Friday, June 18, 2010

Recommended Summer Reading - Jamison Crabtree

During the month of June, No Tells is featuring "Recommended Summer Reading" selections by No Tell contributors.

Jamison Crabtree's recommendations:

Ghost Lights by Keith Montesano (Dream Horse Press, 2010)
I’ve dug his first-book interview series for a while now, but it’s the series of nocturnes that I’ve seen in various journal that have me really excited to read this book.

Black Eyed Heifer by Shelly Taylor (Tarpaulin Sky Press, 2010)
Another first book that I’ve been waiting for. Southern gothic is perfect for the summer.

Ideals Clearance by Henry Parland, translated by Johannes Goransson (Ugly Duckling Presse, 2007)
“Sure / the ocean is like a woman / despite oil stains and drift canisters.” In seven lines Parland can delight and frighten in ways that would take most other writers an entire book. I’m going to be rereading this all summer long.

treason by H├ędi Kaddour, translated by Marilyn Hacker (Yale University Press, 2010)
A translation of his poem “The Bus Driver” was included in an anthology I’d read a few years back but I couldn’t find any book-length translations of Kaddour’s work at the time. This selection pulls poems from three books published between 1989 and 2000 and it’s definitely worth checking out.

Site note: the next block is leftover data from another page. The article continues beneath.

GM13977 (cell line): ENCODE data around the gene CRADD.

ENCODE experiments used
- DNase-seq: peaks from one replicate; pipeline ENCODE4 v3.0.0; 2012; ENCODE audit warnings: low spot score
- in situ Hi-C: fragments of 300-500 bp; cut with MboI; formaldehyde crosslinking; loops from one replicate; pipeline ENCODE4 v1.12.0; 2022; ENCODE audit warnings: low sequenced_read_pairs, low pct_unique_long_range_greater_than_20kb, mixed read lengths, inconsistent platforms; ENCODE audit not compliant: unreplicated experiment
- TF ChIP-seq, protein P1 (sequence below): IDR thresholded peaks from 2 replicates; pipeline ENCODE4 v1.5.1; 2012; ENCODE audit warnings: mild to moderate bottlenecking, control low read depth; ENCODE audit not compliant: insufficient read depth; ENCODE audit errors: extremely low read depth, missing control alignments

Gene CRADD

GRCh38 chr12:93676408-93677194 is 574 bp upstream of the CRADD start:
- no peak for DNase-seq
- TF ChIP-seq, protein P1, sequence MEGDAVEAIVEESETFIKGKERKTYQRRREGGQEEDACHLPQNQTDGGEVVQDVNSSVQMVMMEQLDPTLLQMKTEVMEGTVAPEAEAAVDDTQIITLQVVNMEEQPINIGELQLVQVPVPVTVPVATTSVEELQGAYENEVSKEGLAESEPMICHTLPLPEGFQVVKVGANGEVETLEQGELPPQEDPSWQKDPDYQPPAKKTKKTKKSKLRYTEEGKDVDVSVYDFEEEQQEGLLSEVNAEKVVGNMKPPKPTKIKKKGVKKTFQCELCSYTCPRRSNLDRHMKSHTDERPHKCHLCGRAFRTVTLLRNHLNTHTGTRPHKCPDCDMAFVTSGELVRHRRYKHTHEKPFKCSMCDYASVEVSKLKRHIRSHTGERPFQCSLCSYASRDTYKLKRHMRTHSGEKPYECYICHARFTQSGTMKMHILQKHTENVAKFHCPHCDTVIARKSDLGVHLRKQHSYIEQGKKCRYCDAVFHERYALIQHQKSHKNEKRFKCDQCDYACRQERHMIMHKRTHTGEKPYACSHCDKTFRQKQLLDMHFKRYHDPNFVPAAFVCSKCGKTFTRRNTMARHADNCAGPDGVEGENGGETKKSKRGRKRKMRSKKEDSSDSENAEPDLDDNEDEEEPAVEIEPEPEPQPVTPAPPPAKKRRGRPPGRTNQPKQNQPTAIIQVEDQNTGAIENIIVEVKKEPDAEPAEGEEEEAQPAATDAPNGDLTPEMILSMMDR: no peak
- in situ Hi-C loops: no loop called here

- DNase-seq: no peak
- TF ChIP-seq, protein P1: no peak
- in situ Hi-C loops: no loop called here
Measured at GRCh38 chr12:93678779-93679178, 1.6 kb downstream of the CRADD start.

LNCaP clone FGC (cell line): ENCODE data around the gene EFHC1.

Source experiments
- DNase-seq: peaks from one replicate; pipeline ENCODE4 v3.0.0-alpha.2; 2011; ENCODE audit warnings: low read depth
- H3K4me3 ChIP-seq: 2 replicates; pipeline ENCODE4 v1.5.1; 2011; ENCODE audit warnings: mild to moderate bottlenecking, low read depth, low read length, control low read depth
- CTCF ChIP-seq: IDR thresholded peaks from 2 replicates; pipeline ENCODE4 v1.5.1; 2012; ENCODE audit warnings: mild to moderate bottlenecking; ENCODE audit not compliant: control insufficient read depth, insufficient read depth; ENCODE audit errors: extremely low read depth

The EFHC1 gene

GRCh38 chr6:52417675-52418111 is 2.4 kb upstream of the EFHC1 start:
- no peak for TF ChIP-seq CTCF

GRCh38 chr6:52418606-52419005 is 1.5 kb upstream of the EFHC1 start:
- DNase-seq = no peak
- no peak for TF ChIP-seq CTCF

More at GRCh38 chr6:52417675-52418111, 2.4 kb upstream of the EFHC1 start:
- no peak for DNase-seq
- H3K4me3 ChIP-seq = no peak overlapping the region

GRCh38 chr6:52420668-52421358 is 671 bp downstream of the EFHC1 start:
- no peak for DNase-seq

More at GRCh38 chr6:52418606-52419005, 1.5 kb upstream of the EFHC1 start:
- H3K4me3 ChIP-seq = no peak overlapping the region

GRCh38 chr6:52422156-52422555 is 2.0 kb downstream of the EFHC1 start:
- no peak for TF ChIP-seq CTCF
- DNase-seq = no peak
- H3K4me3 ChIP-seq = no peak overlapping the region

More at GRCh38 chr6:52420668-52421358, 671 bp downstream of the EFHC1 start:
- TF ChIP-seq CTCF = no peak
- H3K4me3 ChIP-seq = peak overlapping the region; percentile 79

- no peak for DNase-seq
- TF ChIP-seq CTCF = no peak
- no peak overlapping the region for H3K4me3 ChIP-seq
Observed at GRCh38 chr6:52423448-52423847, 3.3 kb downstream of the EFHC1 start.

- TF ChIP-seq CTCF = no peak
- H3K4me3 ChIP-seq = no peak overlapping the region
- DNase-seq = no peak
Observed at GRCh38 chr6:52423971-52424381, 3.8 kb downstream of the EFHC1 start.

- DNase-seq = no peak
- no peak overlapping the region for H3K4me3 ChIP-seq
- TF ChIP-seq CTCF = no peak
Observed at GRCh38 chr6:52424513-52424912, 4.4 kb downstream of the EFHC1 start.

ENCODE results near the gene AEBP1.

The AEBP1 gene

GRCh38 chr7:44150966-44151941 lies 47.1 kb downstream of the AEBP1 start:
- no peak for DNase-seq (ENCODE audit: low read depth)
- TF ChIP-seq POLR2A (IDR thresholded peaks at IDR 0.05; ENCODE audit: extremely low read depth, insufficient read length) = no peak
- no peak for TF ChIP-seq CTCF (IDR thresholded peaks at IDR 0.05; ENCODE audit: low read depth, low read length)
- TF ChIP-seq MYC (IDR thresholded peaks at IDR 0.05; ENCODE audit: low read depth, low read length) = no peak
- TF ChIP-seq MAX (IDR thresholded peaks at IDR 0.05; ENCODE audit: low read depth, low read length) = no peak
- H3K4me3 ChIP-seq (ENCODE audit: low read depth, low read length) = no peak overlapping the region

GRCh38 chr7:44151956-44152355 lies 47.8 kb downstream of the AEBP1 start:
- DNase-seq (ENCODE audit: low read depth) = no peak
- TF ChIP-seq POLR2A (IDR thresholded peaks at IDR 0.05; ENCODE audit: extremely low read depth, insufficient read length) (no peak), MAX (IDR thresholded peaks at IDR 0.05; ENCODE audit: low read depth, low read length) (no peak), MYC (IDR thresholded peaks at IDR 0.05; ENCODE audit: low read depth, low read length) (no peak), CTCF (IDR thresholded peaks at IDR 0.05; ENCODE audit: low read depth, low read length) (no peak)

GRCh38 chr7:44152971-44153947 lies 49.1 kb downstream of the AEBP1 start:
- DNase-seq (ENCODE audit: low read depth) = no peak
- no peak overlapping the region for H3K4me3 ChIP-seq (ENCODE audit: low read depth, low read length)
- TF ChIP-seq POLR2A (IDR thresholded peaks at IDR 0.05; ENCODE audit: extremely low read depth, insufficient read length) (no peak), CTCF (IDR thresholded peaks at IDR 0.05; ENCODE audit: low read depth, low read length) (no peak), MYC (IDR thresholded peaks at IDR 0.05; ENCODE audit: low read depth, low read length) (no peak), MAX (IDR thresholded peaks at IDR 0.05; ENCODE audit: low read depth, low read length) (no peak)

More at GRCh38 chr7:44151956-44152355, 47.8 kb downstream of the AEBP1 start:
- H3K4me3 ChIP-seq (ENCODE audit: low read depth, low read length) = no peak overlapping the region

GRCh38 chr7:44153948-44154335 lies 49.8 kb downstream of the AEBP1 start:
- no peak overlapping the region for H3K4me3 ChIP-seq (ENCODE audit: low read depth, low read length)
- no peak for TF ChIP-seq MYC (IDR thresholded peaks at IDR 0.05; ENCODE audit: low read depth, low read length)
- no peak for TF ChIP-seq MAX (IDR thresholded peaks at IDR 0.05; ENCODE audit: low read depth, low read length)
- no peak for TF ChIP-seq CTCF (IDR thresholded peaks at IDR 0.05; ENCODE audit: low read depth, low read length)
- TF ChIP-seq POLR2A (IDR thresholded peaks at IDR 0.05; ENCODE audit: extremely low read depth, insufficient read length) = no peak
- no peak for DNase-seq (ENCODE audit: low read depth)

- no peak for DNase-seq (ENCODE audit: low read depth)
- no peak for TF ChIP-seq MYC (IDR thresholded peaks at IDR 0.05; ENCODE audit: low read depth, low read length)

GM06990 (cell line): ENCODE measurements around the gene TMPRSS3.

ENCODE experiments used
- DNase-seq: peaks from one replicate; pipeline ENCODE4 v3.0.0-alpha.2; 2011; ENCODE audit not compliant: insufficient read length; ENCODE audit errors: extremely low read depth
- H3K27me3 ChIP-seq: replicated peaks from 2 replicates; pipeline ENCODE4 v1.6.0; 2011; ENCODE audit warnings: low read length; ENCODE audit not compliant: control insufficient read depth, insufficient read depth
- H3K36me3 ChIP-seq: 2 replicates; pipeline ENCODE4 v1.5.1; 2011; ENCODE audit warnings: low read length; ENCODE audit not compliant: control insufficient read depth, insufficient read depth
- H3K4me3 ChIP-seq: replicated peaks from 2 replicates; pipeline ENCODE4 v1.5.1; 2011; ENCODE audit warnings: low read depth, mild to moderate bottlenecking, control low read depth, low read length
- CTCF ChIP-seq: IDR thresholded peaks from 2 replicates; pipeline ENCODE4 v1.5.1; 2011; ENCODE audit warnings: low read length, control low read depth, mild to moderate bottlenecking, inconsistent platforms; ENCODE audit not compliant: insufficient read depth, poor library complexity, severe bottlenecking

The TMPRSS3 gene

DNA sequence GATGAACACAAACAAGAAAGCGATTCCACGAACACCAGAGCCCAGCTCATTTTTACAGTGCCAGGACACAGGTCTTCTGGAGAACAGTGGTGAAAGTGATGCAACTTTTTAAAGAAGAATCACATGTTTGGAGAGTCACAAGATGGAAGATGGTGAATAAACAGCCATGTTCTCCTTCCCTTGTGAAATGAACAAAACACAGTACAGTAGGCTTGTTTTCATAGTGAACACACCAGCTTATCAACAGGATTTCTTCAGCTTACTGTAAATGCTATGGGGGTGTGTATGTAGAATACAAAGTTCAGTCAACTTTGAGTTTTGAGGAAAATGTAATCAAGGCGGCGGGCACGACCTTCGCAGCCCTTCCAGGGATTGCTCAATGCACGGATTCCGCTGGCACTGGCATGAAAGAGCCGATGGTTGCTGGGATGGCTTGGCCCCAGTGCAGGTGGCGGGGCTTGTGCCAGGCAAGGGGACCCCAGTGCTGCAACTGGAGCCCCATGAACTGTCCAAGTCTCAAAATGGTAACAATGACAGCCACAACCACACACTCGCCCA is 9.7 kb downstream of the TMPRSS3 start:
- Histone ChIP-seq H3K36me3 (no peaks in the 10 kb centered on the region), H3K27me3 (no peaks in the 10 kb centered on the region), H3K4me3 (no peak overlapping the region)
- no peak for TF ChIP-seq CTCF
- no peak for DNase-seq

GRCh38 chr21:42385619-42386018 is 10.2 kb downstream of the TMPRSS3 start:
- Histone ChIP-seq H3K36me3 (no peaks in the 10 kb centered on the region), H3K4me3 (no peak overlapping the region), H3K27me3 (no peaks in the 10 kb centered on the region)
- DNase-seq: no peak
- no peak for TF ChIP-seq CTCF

hurry home honey by Sawako Nakayasu (Burning Deck, 2009)
“…water too watery but & it’s summer it’s summer but & I still can’t & I still can’t & I still can’t let it go…” These are the love poems that you want to read during a heat wave.

Scary. No Scary by Zachary Schomburg (Black Ocean, 2009)
There’s a good reason that this book keeps showing up on recommendation lists. Poems that manage to simultaneously unnerve and charm are rare.

For The Fighting Spirit of the Walnut by Takashi Hiraide, translated by Sawako Nakayasu (New Directions, 2008)
The title comes from a play on words, where the word ‘suffering’ in Japanese is formed by inserting the word ‘death’ into the word ‘walnut’. Partly a book on poetics, partly a book about the way we interpret loss; there’s a speed and liveliness to these prose poems which make them a true pleasure to read.

Gurlesque edited by Lara Glenum and Arielle Greenberg (Saturnalia Books, 2010)
Eighteen amazing poets. You just can’t go wrong with this book.

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Jamison Crabtree’s poetry appears (or is forthcoming) in Anti-, Poor Claudia, Spork Online, LIT, Best New Poets 2009, and elsewhere. He sometimes lives in Tucson, Arizona

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